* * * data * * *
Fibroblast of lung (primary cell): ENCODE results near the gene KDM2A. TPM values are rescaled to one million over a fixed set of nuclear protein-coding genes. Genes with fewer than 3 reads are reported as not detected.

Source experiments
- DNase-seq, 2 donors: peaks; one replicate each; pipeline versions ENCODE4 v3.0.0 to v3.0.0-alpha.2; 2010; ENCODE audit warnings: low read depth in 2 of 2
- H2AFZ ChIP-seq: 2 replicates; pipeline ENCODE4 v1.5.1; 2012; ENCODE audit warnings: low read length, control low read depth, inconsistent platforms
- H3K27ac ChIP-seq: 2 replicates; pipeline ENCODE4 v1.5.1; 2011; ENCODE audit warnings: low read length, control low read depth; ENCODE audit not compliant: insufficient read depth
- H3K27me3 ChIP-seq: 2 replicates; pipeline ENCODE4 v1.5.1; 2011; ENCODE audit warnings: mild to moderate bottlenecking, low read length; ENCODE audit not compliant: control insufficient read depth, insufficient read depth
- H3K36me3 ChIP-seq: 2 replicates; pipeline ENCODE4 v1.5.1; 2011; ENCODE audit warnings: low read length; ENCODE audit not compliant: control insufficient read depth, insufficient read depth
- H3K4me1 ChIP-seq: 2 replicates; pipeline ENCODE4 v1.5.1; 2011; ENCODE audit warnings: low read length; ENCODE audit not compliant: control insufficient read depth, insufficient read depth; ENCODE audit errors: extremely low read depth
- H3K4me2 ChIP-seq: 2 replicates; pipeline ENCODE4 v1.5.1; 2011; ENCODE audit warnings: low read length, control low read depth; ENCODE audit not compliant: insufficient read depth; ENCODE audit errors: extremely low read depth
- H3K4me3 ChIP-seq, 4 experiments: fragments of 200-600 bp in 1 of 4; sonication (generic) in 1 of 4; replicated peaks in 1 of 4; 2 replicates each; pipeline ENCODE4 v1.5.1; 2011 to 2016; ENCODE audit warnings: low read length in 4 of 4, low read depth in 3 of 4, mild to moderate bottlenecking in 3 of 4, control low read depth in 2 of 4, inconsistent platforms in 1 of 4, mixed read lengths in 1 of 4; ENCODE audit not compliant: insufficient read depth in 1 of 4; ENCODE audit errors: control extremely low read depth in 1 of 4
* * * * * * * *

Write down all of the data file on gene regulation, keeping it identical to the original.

Fibroblast of lung (primary cell): ENCODE results near the gene KDM2A. TPM values are rescaled to one million over a fixed set of nuclear protein-coding genes. Genes with fewer than 3 reads are reported as not detected.

Source experiments
- DNase-seq, 2 donors: peaks; one replicate each; pipeline versions ENCODE4 v3.0.0 to v3.0.0-alpha.2; 2010; ENCODE audit warnings: low read depth in 2 of 2
- H2AFZ ChIP-seq: 2 replicates; pipeline ENCODE4 v1.5.1; 2012; ENCODE audit warnings: low read length, control low read depth, inconsistent platforms
- H3K27ac ChIP-seq: 2 replicates; pipeline ENCODE4 v1.5.1; 2011; ENCODE audit warnings: low read length, control low read depth; ENCODE audit not compliant: insufficient read depth
- H3K27me3 ChIP-seq: 2 replicates; pipeline ENCODE4 v1.5.1; 2011; ENCODE audit warnings: mild to moderate bottlenecking, low read length; ENCODE audit not compliant: control insufficient read depth, insufficient read depth
- H3K36me3 ChIP-seq: 2 replicates; pipeline ENCODE4 v1.5.1; 2011; ENCODE audit warnings: low read length; ENCODE audit not compliant: control insufficient read depth, insufficient read depth
- H3K4me1 ChIP-seq: 2 replicates; pipeline ENCODE4 v1.5.1; 2011; ENCODE audit warnings: low read length; ENCODE audit not compliant: control insufficient read depth, insufficient read depth; ENCODE audit errors: extremely low read depth
- H3K4me2 ChIP-seq: 2 replicates; pipeline ENCODE4 v1.5.1; 2011; ENCODE audit warnings: low read length, control low read depth; ENCODE audit not compliant: insufficient read depth; ENCODE audit errors: extremely low read depth
- H3K4me3 ChIP-seq, 4 experiments: fragments of 200-600 bp in 1 of 4; sonication (generic) in 1 of 4; replicated peaks in 1 of 4; 2 replicates each; pipeline ENCODE4 v1.5.1; 2011 to 2016; ENCODE audit warnings: low read length in 4 of 4, low read depth in 3 of 4, mild to moderate bottlenecking in 3 of 4, control low read depth in 2 of 4, inconsistent platforms in 1 of 4, mixed read lengths in 1 of 4; ENCODE audit not compliant: insufficient read depth in 1 of 4; ENCODE audit errors: control extremely low read depth in 1 of 4